ncaa is a joke. ohio st was 100 x worse than tech but they will get the same smackdown. just let the kids get what someone is willing to give them. that’s what capitalism is all about. punishing players who didn’t do anything wrong is bs like bedford wrote. fine the school fine. but taking away a champ because someone got some clothes they didnt wear and are sitting in a box is insane. and does anyone really think jacoby ford cj spiller or kyle parker didn’t get anything that year? lol yeah right.

cantondawg

July 18th, 2011
2:06 pm

There’s cheating everywhere. I played at a Division 1-AA school and i saw cheating there in the 80’s. If the NCAA looks hard enough they will find it at every school. Fellow bulldogs…Be careful before you start talking smack about Tech on probation. We could very well end up in the same situation.

Paddy

July 18th, 2011
2:10 pm

Mark…..will Tech appeal these NCAA penalties?

Les W. Moore

July 18th, 2011
2:12 pm

With all it’s warts, college football is still better than all other sports.

UGA_2001

July 18th, 2011
2:14 pm

How has LSU not been caught? I realize Louisiana is corrupt as hell, but you’d think the NCAA would find something on them. You can’t compete with Aub and Alabama unless you cheat like hell.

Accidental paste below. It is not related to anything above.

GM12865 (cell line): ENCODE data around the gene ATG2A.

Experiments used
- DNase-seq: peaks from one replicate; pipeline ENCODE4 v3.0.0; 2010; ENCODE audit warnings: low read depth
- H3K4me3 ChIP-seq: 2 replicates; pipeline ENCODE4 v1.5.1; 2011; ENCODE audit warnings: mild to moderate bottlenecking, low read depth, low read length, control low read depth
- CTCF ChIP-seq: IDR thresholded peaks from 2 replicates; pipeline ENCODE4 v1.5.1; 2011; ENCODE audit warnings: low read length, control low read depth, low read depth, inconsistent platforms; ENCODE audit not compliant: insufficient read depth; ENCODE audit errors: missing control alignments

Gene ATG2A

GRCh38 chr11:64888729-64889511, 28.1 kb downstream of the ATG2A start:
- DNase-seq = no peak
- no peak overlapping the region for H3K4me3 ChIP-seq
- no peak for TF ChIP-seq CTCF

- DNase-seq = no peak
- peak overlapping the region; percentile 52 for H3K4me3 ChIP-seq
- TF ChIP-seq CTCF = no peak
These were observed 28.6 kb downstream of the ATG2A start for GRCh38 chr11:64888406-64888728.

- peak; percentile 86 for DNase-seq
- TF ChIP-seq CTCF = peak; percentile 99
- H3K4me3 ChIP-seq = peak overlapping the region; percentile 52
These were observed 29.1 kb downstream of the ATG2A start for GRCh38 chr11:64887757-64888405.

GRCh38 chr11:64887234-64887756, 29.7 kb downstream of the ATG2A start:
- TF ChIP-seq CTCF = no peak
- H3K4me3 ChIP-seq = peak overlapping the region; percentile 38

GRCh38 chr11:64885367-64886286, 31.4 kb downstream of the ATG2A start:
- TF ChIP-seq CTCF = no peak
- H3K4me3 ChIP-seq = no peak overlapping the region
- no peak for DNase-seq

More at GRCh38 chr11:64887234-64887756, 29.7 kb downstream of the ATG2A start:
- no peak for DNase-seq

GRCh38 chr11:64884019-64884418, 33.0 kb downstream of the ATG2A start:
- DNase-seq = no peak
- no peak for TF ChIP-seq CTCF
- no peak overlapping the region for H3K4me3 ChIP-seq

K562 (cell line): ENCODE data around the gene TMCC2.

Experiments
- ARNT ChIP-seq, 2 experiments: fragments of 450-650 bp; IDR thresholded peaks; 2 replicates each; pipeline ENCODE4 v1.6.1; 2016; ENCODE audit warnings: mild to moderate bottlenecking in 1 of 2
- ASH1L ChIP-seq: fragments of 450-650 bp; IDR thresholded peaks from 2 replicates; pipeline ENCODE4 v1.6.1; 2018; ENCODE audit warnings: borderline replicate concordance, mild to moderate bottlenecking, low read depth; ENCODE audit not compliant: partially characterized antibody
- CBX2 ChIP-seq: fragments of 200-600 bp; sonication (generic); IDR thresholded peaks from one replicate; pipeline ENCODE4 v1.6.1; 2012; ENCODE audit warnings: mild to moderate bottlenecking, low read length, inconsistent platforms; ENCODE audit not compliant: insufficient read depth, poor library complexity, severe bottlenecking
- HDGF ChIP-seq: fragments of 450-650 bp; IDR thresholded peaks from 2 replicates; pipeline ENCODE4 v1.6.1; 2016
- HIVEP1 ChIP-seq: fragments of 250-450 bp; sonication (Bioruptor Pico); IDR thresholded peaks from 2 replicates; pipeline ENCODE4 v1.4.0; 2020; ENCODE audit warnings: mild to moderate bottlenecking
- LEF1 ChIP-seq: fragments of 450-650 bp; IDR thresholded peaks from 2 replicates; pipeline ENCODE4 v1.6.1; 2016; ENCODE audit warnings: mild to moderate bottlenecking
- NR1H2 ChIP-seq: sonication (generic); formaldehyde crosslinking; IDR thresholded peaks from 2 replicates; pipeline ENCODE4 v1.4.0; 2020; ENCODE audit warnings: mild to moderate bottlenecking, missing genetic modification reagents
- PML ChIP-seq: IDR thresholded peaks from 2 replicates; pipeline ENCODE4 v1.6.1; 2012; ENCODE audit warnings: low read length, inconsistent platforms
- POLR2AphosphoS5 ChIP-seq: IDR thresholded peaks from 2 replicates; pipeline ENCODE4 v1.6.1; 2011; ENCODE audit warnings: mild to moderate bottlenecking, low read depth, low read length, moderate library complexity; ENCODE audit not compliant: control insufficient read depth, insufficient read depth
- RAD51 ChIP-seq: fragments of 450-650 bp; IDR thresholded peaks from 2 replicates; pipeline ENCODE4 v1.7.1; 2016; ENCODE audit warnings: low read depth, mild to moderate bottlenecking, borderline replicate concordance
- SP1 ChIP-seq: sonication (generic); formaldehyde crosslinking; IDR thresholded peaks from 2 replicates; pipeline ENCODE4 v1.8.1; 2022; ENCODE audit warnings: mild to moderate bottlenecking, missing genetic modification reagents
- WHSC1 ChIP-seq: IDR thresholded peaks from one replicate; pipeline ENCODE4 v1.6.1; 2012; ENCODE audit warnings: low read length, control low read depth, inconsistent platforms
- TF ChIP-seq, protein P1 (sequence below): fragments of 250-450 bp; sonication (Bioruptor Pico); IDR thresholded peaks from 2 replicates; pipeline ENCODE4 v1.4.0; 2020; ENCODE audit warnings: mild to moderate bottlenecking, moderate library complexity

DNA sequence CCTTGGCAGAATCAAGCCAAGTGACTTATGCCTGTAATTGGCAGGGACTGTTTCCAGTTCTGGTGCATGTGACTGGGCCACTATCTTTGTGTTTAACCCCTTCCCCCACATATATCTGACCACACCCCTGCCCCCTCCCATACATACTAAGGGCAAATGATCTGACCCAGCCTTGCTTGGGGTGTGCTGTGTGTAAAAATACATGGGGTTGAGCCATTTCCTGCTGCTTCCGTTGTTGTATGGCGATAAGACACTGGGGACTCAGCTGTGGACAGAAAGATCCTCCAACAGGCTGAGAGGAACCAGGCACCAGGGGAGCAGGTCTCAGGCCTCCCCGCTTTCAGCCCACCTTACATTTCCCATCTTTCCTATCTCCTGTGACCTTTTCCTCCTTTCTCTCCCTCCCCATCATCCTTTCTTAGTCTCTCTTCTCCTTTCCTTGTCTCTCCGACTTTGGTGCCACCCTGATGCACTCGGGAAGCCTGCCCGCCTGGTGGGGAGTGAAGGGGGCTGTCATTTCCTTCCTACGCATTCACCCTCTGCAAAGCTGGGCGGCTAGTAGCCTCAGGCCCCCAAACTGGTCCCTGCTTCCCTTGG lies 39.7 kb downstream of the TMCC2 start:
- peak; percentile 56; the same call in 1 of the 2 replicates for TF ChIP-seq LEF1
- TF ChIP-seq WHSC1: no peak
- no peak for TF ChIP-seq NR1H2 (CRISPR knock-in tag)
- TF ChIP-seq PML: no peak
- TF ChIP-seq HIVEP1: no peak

GT-97

July 18th, 2011
2:19 pm

Dirty rotten NCAA.

Georgia Tech is among the finest academic programs in the country.

GT78

July 18th, 2011
2:20 pm

Mark, We love the game of College Football but hate the business of College Football. The mesage I get from the NCAA is if you question at all their methods or motives you will be put in your place and made an example of.

Even as a Tech fan I came to that conclusion last year with the AJ Green episode. He and UGA were penalized two extra games for stealing the NCAA’s thunder. Tech is far worse guilty of feeling las though they should be concerned and protective of the rights and best interests of their students. Remember they came looking for one thing and wound up digging up something else to justify the travel expense report. When you read the details of the story, Tech was punished for questioning their tactics. I know of nowhere else in the U.S. where an individual is disallowed the benefit of prior notice or advice and council. Should you ever be questioned, the AJC would be right there to prepare you for any investigation or you would have the benefit of prior notice so you could obtain your own. Not so for 20 year old football players.

The General Feeling

July 18th, 2011
2:20 pm

The overwhelming majority of college student athletes get it right. Therefore, the NCAA gets it right most of the time.

btgt69

July 18th, 2011
2:20 pm

SEC = Scandal Everywhere Conference

George Stein

July 18th, 2011
2:21 pm

Agreed, Les.

Mark Bradley

July 18th, 2011
2:21 pm

Tech hasn’t decided if it will appeal. Apparently you can’t just appeal because you want to appeal. There has to be something open to interpretation.

Dr Richard Handler

July 18th, 2011